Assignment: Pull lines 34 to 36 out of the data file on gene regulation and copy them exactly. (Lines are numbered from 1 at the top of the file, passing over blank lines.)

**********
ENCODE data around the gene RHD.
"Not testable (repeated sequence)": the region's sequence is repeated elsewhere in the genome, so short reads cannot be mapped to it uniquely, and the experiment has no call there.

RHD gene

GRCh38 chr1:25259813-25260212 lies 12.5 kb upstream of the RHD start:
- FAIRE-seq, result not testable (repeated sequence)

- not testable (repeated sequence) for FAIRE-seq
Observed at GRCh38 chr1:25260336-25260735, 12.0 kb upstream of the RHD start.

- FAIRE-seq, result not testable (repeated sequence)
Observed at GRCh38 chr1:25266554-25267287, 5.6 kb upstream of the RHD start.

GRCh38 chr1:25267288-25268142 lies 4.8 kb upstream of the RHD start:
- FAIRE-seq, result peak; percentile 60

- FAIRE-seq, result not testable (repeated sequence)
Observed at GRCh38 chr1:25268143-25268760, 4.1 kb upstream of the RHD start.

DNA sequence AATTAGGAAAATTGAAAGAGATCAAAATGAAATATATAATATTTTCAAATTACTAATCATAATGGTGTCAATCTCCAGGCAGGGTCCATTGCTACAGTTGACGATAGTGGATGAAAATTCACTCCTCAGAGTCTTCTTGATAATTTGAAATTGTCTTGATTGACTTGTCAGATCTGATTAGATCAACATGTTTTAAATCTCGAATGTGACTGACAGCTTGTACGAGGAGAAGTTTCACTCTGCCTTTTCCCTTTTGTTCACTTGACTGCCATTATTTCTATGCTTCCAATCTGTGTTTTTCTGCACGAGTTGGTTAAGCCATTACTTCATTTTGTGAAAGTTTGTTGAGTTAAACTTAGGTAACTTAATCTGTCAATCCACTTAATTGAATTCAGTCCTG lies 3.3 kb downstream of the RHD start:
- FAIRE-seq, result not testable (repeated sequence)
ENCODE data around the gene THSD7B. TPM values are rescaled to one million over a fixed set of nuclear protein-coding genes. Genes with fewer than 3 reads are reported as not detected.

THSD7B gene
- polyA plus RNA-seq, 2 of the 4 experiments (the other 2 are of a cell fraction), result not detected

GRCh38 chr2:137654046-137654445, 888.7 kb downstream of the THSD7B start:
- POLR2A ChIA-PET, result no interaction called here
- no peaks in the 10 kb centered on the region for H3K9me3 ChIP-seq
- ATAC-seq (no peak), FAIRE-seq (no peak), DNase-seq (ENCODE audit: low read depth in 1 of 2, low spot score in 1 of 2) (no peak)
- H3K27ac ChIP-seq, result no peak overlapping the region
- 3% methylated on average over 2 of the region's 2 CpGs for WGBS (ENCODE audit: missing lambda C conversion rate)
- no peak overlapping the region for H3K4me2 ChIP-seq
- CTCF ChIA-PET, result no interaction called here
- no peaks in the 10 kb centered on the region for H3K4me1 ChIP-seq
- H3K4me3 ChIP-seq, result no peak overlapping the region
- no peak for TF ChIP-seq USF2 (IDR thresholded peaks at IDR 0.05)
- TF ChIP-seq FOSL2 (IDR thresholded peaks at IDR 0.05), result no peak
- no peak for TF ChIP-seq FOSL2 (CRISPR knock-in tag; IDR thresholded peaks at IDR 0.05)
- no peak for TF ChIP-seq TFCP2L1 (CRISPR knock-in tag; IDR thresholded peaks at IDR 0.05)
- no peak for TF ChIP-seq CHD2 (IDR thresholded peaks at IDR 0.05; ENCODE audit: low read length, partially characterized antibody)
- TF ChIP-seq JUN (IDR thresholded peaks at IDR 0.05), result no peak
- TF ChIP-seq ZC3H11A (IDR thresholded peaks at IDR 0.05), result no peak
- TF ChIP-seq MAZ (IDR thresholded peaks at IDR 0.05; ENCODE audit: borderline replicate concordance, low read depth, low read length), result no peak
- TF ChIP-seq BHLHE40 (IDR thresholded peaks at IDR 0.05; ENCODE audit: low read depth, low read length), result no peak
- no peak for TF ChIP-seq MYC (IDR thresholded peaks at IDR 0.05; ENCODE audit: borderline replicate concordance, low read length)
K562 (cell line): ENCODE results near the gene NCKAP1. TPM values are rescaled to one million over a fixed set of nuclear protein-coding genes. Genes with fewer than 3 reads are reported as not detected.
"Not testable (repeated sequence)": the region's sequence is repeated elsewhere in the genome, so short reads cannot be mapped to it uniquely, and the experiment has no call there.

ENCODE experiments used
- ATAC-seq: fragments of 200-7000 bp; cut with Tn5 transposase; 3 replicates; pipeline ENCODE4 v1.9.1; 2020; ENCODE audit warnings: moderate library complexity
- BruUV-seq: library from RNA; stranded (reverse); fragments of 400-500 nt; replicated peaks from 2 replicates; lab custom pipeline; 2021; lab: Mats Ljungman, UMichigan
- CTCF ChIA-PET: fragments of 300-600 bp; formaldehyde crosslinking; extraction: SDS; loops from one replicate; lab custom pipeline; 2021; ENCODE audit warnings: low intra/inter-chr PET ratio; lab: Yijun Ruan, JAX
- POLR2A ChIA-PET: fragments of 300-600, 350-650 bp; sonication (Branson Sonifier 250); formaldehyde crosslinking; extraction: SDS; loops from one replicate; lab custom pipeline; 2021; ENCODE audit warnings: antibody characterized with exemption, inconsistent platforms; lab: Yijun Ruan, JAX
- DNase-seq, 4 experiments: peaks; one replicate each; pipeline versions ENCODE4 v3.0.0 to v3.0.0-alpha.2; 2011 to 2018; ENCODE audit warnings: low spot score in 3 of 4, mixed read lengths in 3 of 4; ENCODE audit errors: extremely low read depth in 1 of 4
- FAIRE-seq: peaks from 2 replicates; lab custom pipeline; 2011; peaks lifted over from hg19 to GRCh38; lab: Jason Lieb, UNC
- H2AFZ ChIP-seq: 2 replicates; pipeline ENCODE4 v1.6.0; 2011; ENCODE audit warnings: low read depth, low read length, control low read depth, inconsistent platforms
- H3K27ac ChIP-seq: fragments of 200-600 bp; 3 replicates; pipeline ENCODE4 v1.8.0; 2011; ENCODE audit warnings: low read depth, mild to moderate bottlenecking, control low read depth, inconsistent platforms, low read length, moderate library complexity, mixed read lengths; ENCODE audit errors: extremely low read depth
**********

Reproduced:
- TF ChIP-seq JUN (IDR thresholded peaks at IDR 0.05), result no peak
- TF ChIP-seq ZC3H11A (IDR thresholded peaks at IDR 0.05), result no peak
- TF ChIP-seq MAZ (IDR thresholded peaks at IDR 0.05; ENCODE audit: borderline replicate concordance, low read depth, low read length), result no peak